I Used To Pray For Dreams

In those moments before sleep slipped
me into its hypnotist’s
trance and silence,
I’d ask God to tell me stories.
I’d wish for them like presents wrapped in paper,
surreal surprises,
joys too big for boxes.

My head upon my pillow,
I used to call up a kind of catalogue,
a running list I’d keep
of what I’d like to meet
once I’d lost count of sheep.

Before slumber
took me under it’s spell
I’d recall in
my mind’s eye a heavy volume
of black and white drawings—
bows and arrows, 
and thingamajig contraptions—
carefully selecting one or two things
before asking God to weave them into my dreams,
into impossible adventures.

I'd listen to classical music, 
staticky and tinny
from my tiny
powder-blue alarm-clock-radio, 
and imagine ballets and battles,
initiating the weaving of the webs
I wished my dreams would finish.

I'd squeeze my eyes shut tight
until whole galaxies of stars
of blue and yellow and pink
would spin and sparkle
and I’d fly out among them
and beg to be flown further
while I was under.

Then somewhere along the way I stopped. 

Maybe they became profane or vain
or all too real, 
no longer revealing places I longed to go. 
I don't know.

I dismissed all of this
as fantasy
and naiveté— 
the unsophisticatedness
of childhood bliss.
But I wish
only this:
to dream again!


I recently started reading Unbroken by Laura Hillenbrand. It’s a biography of an olympic runner and World War II survivor named Louis Zamperini. (If you haven’t gotten a copy of this book yet, you really should. I haven’t traditionally turned to histories or biographies for my recreational reading, but a year or so ago I thought I might—likely the result of feeling embarrassingly uncouth after reading a dozen editors’ choices for the best books of last year or something. The book languished on my Kindle for nearly a year before I finally began reading, but now I can’t stop. It’s a superbly written and realized story that is at once both fascinating in its detail and thrilling in its pace.)

Louis Zamperini started out as a bit of a hoodlum, living in the shadow of his popular, athletic and charismatic older brother in Depression-era Torrance, CA. When his brother, Pete, suggested that he turn his fleet-footed getaways from the local police into a more structured pursuit on the high school track team, Louis scoffed and begrudgingly plodded through a race or two only to learn that he had a bit of a talent for speed.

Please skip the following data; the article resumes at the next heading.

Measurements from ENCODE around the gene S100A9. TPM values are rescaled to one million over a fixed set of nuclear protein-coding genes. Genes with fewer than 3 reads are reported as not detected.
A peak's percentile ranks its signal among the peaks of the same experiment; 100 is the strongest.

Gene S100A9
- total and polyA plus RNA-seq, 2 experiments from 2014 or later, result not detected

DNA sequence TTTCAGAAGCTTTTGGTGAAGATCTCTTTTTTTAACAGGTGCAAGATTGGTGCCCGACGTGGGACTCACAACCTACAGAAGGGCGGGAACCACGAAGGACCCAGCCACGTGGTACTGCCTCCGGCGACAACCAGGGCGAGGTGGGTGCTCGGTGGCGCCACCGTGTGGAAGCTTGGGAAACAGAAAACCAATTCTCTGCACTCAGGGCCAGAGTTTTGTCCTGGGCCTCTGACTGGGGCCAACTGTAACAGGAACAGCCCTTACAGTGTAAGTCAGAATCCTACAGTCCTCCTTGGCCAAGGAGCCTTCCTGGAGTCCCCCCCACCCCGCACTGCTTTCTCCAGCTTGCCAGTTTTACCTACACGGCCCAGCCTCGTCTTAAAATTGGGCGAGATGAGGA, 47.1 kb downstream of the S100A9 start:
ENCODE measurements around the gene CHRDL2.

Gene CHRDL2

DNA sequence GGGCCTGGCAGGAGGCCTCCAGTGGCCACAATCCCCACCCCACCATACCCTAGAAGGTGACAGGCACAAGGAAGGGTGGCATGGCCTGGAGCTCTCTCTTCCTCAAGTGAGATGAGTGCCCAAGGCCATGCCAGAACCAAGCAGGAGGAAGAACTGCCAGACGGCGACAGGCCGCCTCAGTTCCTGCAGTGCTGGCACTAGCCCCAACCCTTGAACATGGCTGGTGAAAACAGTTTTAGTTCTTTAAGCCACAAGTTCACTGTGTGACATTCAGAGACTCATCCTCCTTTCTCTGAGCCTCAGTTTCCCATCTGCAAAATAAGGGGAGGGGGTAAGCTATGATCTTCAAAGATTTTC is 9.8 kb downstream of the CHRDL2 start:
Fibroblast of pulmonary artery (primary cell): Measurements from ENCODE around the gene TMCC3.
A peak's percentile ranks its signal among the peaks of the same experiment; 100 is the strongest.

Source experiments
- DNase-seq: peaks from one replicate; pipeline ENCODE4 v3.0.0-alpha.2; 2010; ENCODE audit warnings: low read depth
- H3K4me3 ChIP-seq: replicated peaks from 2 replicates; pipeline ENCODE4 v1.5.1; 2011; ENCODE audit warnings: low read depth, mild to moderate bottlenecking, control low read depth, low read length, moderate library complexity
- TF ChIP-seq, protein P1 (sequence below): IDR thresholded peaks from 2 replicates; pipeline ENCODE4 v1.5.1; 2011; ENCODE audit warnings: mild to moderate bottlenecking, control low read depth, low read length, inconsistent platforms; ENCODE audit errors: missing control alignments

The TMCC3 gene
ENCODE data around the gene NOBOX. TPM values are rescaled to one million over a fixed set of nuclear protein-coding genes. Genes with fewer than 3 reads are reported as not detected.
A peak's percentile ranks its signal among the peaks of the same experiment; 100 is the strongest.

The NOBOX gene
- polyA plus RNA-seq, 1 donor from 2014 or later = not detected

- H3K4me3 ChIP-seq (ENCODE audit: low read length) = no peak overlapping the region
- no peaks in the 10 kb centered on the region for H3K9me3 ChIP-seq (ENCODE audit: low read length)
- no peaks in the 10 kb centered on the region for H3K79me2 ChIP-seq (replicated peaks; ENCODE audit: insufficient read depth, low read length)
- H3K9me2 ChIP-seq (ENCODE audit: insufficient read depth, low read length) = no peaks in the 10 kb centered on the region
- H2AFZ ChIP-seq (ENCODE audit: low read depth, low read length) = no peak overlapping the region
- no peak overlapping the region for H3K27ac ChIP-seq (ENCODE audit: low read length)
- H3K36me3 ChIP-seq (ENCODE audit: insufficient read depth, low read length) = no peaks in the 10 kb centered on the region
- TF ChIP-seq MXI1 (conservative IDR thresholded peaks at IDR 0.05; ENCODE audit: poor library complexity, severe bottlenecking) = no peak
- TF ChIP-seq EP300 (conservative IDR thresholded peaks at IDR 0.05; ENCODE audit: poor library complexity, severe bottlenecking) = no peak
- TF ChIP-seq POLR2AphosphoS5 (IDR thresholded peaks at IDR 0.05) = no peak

Like many people who earn a bit of recognition or encouragement in a particular pursuit, running became his sole pleasure and ambition. Louis went on to become one of the greatest runners of his day.

(I promise I haven’t ruined anything. This all happens in the first couple chapters. The saga gets much larger, and I’m not even halfway through!)

As I was reading the other day I began to think, what if Pete had never made Louis join the track team? What if Louis had never been encouraged in his pursuit? What if he’d never had a chance to train, and strategize and dream? Louis Zamperini could very well have lived his entire life not knowing that he had the potential to be one of the fastest long-distance runners in the world.

And then I began to wonder if there might be other things that Louis Zamperini could do that he’d simply never tried? Perhaps he had the makings of a classical guitarist, or a world-class animator or a molecular biologist.

My thoughts soon turned (as always) to myself. Of what things am I capable that I’ve not yet been made aware? What gifts and passions or abilities lie dormant in me? With each new challenge that comes my way I will—over the course of my lifetime—continue to adapt and change and call new abilities and sensibilities to the forefront of my arsenal. But will I ever see all that I can be?

I believe there is a great deal of untapped potential in each of us. I believe there are things that each of us can do that would astound those we know, that may even astound us.

But many of these abilities may forever lie dormant. They may never be needed. They may never be called into service.

Some might lament the untapped potential in each of us, but I think it’s something to celebrate. In my mind, our unrealized potential means that there is always a potential adventure ahead. Though our bodies may begin dying from the moment we begin living, our understanding of who we are and what we can do and what we are meant to do can expand ever outward until we are no more.

I don’t believe any of us will ever exhaust all that we can be.

And once again…I find the mark of our Creator in each of us.

For just as we each carry with us the talents to overcome obstacles we will never face, to excel in races we will never run, to create things we’ll never dream, our God is exponentially more inexhaustible. If we can never reach the end of ourselves, how much more will we never reach the end of our God?

He can save us from perils we will never face. He can wow us with beauty we’ll never see. He can stagger us with power we’ll never feel. But even the amount of God that we will know in the circumstances, the victories, the pitfalls and the minutia of our lives will be more than we can absorb.

So in the new year I raise a glass to potential, both realized and unrealized. For life lays before us as a grand adventure through which we might still discover what we can be and what our God can do.